Youn Sun Nah: Seoul to Soul

Ian Patterson By

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Since she moved to Paris in 1995, Korean jazz singer Youn Sun Nah has won over French and Korean audiences alike with her rather special voice; dramatic, sensuous and bluesy, it is a tantalizing cross between Hacke Bjorksten and Melody Gardot. Hers is a jazz soul.

For years, she led the Youn Sun Nah 5Tet and has recorded a half-dozen CDs. The most recent, Voyage (ACT, 2009), sees her backed by some of Europe's finest jazz musicians, including Ulf Wakenius, Lars Danielsson and Mathias Eick. The French government honored her with a Chevalier des Arts et des Lettres award in recognition of her contribution to the arts, and she is beginning to attract attention beyond her adopted country (she made her London debut at the Vortex in May 2009)—not bad for someone who, just before leaving Seoul for Paris in '95, asked a friend, "What is jazz?"

Despite coming from a musical background—her mother is a classically trained musical actress, and her father is a conductor—Sun Nah was not groomed to follow in her parents' footsteps. She wound up working in the fashion industry after graduating. The route to her present status as a revered jazz singer in France has surprised Nah. "Even though my parents are classical musicians, I never thought that one day I could be a professional singer—a jazz singer," she explains. "My parents gave me the opportunity to hear a variety of music. They helped me a lot. Maybe unconsciously I trained my ear, so I'm so grateful."

Disillusioned with her fashion, job Sun Nah quit and followed the advice of a musician friend who recognized her singing talent and suggested that she apply for a role in a comedy musical. Her audition was successful, though this was a bit unexpected. "I don't know why I got the role; I didn't have any special training before as a musical actress," Sun Nah says. Nevertheless, Nah performed in three musical comedies, and the experience gave her a certain amount of belief in her abilities. "After that, I thought maybe I could be a professional singer, but I didn't know what kind of music I could do. I asked one of my musician friends, a Korean bassist, and he told me that it was too late to be a classical singer because I was too old, and he suggested jazz. I asked him what jazz was, and he told me it is the root of popular music. 'Oh—sounds interesting,' I thought, 'Yeah, maybe I can do that,'" Nah relates, laughing at the memory.

"I was very naïve, and if I had known what jazz was maybe I would never have started," she says. "But I really liked French chanson, and I decided to go to France to study both."

Youn Sun NahBefore arriving in France, the singer had not listened to jazz, which is not entirely surprising given the lack of exposure to the music in Korea. In Paris, she was introduced to the music of Billie Holiday, Sarah Vaughan and Ella Fitzgerald. This was a revelatory and somewhat intimidating experience that had a profound impact on Sun Nah, as she vividly recalls: "It was unbelievable, unimaginable! They all had husky, deep, low voices, so I thought jazz was not for me. I mentioned to my teachers that maybe I should stop, but they laughed at me and said: 'Youn, you can sing with your own voice.' Really?"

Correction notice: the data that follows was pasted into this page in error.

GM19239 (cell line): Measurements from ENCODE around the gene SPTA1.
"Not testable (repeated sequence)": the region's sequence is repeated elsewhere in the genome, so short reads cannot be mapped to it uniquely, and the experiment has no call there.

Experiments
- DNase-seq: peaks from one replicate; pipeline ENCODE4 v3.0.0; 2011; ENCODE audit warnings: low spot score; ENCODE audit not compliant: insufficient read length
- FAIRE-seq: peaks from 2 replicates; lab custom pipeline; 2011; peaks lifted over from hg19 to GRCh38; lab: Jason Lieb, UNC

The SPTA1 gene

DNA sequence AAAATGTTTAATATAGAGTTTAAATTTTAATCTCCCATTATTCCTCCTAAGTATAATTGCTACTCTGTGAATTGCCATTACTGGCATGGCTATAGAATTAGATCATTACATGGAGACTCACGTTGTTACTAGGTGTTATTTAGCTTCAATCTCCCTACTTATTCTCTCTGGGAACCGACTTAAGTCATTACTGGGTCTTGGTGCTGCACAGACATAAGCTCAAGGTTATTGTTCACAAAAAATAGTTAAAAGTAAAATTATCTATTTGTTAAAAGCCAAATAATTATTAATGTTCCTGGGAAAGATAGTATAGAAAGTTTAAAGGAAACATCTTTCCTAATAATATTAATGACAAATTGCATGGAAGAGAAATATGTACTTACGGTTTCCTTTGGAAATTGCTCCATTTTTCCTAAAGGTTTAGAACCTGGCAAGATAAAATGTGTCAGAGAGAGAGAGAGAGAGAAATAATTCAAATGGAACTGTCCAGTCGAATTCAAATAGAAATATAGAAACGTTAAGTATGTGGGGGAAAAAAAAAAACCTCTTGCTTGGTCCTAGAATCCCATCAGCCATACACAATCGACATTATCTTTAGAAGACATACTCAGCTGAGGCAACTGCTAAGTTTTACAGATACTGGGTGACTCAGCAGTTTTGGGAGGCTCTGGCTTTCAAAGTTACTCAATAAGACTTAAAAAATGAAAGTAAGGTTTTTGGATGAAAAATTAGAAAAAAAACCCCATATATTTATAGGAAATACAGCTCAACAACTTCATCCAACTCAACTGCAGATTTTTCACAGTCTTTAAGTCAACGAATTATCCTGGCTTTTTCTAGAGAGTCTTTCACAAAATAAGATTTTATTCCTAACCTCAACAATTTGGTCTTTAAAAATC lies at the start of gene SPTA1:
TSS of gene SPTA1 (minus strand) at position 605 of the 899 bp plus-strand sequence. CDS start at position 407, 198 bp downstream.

Recognizing that Sun Nah was daunted by the prowess of three of jazz's legendary singers, her teachers gave her records by Norma Winstone, Sidsel Endresen and Mari Boine. This exposure to mere mortal singers was a turning point. "These contemporary jazz singers gave me a lot of encouragement to pursue singing. Even though I love Sarah Vaughan, Billie Holiday and Ella Fitzgerald, I could never do the kind of things they've already done. So, I'm doing my stuff, trying to do my own thing," Sun Nah says.

Doing her own thing has characterized Sun Nah's career to date. She formed a band in '96 with college classmates and gradually built a reputation in the capital and beyond, drawing the attention of French label Blue Note, who offered her a seven-year deal. Though most artists would give an arm and a leg for such a contract, Sun Nah declined the offer.

"They wanted me to do a different thing and to have more influence over my music; I didn't want that," she says. "What I wanted most was musical freedom. That doesn't mean that they tried to force me to sing music I didn't like—just at that time, I really wanted to do something different.

"It was interesting playing with the band, but I wanted to have my own thing. So I told them maybe it was time to stop," she says of striking out on her own. "Maybe one day we can play together again, but I want to have a kind of pause and do different things." An album recorded by the band is still at the mixing stage and is awaiting release, but Sun Nah is currently drawn by other inspiration. A meeting with Wakenius led to Voyage and a new direction in her singing career. "I met Ulf around three years ago in Korea," Sun Nah explains, "and it was he who proposed me to record the album. In the beginning, he wanted us to record only as a duo, but he didn't have time to take care of everything, and I didn't have time, either, so I invited Danielsson, the producer, because I'd admired him for a long time. It's really wonderful how he writes. He's a great musician."